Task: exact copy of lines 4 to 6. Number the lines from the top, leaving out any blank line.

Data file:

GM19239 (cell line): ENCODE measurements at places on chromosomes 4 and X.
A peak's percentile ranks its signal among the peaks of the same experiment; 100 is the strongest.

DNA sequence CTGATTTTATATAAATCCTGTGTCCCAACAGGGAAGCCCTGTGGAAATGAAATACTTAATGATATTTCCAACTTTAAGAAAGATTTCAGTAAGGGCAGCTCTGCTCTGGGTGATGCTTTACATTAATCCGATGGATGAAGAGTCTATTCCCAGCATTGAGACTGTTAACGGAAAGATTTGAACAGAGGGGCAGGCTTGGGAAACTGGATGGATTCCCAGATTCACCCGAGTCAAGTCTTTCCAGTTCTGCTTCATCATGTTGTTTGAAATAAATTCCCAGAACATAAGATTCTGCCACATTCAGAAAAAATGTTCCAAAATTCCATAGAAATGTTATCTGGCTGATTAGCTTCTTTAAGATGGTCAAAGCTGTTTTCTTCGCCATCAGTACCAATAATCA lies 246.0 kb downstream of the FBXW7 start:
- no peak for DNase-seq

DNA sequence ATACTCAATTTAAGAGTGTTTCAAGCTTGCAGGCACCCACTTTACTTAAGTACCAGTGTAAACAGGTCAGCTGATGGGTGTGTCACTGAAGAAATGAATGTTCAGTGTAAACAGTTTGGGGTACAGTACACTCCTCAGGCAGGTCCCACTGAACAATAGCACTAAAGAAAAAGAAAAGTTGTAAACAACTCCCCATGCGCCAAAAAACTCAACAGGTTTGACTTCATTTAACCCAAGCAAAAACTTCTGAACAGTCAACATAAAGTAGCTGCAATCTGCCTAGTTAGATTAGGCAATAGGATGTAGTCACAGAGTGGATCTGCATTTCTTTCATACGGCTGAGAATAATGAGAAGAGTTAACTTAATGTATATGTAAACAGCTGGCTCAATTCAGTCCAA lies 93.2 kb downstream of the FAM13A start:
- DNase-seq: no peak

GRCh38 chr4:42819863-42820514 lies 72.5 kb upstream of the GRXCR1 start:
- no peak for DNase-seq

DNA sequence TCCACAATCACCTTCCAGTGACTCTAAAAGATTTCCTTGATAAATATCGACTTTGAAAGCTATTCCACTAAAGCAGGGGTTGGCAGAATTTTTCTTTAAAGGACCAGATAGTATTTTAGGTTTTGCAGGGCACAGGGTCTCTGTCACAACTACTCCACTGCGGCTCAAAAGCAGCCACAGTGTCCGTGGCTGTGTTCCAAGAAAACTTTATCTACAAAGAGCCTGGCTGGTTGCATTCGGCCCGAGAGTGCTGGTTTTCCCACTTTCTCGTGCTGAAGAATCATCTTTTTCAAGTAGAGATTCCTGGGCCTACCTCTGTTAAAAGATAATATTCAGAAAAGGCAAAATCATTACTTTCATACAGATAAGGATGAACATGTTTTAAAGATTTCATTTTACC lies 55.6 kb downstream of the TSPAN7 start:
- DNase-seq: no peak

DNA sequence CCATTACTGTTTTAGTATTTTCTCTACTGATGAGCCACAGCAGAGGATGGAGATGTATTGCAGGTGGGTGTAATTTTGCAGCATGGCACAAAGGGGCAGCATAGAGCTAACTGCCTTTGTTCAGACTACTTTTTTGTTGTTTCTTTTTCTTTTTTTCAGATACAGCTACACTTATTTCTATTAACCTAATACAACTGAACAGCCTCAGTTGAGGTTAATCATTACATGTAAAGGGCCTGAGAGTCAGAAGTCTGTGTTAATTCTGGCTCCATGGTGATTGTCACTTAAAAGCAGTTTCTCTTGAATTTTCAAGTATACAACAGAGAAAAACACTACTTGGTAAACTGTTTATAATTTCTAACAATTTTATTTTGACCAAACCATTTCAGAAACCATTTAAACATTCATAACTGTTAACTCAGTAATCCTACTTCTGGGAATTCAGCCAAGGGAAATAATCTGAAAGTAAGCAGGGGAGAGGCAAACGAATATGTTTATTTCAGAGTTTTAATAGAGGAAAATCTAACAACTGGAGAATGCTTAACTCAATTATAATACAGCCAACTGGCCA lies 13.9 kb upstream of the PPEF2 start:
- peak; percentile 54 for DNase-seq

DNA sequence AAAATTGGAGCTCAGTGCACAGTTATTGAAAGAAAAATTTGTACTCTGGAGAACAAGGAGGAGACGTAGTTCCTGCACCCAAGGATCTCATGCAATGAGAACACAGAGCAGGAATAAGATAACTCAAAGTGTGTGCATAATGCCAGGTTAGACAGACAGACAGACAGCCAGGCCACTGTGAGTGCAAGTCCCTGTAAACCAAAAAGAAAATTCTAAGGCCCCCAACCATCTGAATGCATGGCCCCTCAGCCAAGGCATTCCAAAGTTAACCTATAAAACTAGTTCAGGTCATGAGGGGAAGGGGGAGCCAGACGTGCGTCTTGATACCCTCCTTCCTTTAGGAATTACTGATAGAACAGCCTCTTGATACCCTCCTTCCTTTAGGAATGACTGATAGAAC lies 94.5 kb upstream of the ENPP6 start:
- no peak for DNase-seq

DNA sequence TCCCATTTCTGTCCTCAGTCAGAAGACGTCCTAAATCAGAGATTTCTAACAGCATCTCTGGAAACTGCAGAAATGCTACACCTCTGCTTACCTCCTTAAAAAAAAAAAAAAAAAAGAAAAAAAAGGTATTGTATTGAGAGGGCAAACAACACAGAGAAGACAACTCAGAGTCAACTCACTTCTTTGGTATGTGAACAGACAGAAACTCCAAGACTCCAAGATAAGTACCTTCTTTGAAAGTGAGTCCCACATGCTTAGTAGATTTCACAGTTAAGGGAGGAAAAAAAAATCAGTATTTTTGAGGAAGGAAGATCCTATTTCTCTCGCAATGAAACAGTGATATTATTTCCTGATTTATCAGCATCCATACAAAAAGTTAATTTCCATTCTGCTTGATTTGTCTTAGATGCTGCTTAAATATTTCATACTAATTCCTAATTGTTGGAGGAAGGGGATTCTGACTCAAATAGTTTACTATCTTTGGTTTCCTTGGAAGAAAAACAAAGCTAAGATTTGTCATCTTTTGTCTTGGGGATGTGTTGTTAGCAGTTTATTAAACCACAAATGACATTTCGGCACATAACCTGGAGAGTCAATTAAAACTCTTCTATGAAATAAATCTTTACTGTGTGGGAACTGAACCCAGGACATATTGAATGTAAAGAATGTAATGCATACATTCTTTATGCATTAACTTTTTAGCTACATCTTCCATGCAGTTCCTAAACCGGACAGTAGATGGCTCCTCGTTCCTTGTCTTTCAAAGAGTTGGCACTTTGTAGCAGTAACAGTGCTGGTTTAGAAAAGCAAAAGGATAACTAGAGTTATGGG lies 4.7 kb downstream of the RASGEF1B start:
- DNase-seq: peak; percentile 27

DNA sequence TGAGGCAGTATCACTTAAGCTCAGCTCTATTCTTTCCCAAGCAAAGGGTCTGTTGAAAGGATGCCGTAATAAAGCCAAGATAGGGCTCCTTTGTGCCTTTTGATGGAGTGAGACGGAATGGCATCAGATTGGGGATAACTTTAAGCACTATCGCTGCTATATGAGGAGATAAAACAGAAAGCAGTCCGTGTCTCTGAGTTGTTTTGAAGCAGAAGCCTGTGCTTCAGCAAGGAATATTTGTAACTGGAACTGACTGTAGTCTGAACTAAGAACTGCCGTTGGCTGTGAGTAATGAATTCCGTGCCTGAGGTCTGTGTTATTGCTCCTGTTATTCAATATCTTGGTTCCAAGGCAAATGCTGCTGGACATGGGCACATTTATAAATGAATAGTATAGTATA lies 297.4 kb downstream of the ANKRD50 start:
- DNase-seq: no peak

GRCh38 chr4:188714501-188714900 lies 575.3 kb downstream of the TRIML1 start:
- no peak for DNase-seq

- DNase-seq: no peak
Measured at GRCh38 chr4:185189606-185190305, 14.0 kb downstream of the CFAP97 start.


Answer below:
- no peak for DNase-seq

DNA sequence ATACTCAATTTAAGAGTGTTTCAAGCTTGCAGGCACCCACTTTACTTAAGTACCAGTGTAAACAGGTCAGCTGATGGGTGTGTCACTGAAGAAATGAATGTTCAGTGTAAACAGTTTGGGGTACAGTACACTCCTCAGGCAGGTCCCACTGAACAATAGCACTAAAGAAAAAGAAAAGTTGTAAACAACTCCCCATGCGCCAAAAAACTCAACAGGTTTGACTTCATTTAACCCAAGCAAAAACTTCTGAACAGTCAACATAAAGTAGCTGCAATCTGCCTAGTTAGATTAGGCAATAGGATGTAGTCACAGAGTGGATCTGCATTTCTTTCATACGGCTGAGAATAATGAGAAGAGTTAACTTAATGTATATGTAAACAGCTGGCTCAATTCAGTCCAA lies 93.2 kb downstream of the FAM13A start:
- DNase-seq: no peak